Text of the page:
In this post I’m going to share another work by Caroll Pichelmann. Caroll is a longstanding member of the Guild and a gifted textile artist. I’ve had some long conversations with her recently while arranging for her work to be photographed for the Members Gallery.
This story starts with a postcard that Lyn Baldwin (another member of the Guild) stitched and sent to Caroll. Lyn draws with thread and fabric and her postcard featured some sandpipers. Here’s a fragment of it
Caroll is highly creative and very focussed on the potential of materials for making art. Textile art isn’t static for her and she can see future stories and purpose in anything she makes. She constantly recycles pieces and they evolve over time.
She also has a very strong sense of place and how it can be evoked in fibre and yarn.
So when she received Lyn’s postcard she didn’t put it away or on a wall or somewhere safe. She sent it on a journey.
In the postcard’s next life the sand pipers have found a context and a sense of place in this textured seascape that was in the Guild’s 2013 Annual Exhibition.
Then Caroll decided to look more closely at these shorebirds and their habitat along the shoreline – especially the inter-tidal zone where they feed.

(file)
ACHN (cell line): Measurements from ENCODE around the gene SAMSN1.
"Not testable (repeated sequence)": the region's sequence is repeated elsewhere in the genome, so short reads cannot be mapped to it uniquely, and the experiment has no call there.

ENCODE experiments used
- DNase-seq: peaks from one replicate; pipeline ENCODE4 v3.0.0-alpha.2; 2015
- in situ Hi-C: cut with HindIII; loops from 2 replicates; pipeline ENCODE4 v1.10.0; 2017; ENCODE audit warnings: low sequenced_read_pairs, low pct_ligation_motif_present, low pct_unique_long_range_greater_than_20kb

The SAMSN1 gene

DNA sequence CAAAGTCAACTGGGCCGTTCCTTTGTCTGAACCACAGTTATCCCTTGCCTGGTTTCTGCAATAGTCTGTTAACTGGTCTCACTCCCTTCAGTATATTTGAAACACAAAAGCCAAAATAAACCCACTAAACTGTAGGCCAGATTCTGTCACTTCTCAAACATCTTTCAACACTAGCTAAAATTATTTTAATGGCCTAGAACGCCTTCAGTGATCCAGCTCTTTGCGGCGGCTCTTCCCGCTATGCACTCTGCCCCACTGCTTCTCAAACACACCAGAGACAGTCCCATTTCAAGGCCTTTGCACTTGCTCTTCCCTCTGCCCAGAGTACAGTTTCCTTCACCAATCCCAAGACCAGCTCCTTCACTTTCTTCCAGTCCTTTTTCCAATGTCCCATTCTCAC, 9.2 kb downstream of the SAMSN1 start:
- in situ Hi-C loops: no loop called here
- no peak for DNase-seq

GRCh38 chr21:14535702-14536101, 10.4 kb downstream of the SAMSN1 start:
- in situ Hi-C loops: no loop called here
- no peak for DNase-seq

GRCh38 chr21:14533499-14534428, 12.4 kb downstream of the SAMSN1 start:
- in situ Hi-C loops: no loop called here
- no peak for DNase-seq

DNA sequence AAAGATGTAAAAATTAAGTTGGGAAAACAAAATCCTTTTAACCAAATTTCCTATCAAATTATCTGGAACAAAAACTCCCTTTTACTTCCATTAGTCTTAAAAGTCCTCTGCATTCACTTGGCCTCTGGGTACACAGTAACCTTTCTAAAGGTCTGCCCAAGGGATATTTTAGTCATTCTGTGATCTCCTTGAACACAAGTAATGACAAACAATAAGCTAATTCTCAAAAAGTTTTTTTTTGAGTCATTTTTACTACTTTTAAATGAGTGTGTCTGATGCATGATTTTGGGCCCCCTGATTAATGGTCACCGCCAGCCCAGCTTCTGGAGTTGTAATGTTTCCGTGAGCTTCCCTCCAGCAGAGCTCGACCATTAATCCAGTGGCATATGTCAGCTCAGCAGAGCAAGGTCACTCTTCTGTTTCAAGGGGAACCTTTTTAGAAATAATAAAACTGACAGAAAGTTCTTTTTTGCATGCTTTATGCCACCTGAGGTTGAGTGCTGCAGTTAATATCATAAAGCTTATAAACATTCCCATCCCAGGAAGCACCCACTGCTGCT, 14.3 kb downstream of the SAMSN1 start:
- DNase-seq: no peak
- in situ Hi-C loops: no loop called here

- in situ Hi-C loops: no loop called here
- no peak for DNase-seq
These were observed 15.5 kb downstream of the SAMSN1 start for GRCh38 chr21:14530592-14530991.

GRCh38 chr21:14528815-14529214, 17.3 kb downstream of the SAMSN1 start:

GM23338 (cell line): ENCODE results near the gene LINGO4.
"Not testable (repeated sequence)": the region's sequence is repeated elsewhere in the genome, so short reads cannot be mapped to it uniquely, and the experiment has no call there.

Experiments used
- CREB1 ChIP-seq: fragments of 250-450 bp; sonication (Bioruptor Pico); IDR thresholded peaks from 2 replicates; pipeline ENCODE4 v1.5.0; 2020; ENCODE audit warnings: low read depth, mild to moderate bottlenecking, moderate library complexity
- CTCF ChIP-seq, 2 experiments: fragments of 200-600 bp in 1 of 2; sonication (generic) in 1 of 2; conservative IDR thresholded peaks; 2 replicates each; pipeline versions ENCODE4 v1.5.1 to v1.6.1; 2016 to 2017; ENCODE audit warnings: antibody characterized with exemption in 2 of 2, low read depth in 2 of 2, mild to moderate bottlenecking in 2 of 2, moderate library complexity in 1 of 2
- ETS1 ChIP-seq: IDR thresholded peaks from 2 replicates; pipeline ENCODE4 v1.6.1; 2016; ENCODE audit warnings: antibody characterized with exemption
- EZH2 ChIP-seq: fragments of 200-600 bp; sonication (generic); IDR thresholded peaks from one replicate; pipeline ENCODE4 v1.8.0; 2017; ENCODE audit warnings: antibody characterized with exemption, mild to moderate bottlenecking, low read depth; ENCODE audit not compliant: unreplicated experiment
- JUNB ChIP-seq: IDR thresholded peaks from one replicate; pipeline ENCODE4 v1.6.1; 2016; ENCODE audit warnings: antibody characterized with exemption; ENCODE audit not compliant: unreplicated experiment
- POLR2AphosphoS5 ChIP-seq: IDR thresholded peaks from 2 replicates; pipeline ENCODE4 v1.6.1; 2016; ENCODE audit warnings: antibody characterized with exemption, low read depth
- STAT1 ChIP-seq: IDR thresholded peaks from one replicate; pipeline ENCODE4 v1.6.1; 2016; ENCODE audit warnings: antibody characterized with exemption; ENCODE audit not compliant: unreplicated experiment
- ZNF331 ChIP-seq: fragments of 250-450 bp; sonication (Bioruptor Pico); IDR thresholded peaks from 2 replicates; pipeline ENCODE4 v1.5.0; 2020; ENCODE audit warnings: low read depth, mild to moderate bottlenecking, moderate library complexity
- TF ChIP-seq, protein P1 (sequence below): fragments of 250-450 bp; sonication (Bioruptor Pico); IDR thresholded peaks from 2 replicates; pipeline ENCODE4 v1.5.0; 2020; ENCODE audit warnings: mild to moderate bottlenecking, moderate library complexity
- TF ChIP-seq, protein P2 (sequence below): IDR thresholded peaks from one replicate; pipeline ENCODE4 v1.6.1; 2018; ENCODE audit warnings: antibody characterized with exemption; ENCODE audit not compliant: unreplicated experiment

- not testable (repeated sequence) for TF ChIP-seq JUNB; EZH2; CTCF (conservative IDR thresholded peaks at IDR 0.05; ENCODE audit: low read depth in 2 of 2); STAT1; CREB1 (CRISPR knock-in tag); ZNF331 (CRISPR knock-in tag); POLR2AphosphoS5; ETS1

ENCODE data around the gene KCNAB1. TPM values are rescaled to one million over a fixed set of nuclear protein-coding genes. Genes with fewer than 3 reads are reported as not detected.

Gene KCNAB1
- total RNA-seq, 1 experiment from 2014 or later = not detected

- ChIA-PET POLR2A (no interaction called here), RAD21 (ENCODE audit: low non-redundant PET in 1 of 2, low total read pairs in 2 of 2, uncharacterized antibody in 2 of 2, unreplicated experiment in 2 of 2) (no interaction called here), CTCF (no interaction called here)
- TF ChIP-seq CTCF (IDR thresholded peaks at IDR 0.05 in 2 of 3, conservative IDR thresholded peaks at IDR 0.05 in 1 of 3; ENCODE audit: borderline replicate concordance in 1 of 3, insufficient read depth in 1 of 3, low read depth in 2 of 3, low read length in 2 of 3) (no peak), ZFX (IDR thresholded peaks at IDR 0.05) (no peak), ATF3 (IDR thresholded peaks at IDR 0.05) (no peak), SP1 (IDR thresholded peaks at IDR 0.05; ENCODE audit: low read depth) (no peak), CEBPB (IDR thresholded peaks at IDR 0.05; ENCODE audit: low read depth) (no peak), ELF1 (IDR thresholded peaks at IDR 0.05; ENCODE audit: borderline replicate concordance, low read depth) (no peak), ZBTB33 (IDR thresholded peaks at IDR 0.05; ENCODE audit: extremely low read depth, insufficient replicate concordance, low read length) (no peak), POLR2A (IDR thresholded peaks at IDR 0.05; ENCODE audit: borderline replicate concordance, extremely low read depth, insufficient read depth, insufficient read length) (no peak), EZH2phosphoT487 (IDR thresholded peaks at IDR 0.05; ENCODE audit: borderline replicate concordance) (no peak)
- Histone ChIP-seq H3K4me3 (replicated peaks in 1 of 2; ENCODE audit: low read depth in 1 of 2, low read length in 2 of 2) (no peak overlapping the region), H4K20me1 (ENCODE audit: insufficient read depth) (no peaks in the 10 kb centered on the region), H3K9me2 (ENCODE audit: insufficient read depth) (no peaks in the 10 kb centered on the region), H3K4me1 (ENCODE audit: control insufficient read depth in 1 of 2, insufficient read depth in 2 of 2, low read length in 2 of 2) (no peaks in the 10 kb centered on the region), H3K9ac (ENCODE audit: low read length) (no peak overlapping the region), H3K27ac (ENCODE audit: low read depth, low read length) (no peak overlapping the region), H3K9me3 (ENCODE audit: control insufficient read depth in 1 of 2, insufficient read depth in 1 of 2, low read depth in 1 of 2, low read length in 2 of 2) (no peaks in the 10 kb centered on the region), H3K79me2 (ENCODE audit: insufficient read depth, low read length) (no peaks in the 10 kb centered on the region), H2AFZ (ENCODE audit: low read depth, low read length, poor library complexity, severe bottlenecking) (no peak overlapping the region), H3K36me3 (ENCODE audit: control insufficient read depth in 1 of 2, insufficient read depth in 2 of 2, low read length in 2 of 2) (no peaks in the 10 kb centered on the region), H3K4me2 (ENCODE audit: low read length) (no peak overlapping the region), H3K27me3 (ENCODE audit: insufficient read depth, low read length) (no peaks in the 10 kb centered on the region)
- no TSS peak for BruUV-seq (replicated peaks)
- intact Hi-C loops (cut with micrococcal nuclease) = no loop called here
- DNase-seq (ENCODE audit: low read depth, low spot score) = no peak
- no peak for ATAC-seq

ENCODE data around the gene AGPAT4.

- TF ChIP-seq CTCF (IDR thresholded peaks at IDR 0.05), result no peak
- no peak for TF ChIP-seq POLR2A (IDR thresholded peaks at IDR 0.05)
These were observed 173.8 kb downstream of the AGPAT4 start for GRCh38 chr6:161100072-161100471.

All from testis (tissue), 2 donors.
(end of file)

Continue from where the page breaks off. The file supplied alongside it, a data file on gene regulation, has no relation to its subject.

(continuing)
So she deconstructed the seascape and out of this morphed a diary cover that evokes all the rich detail of life in that zone.
It’s worked in wool in many forms and with a relatively restrained palette of stitches – darning, couching, Tunisian crochet, french knots, chain stitch, fly stitch, buttonhole stitch, back stitch, some needleweaving. But the main story is the wool – the variety of yarns, fibres, colours all put to awesome use in freeform stitching.
Here’s the diary opened out
And here are the covers and then detailed close-ups of the surface textile. I’ll leave you to enjoy the richness of the detail
I feel like I’ve been looking into rock pools and under rocks and beach combing along the shoreline when I explore this piece.
Did I mention that Caroll is also the most generous of people? So where are the sandpipers now? Back with Lyn of course and on the cover of her annual diary.
Caroll’s creative process where all the textiles are forming and reforming into new stories and surfaces reminds me of Jude Hill. You can see her work on her Spirit Cloth blog here
Have a great weekend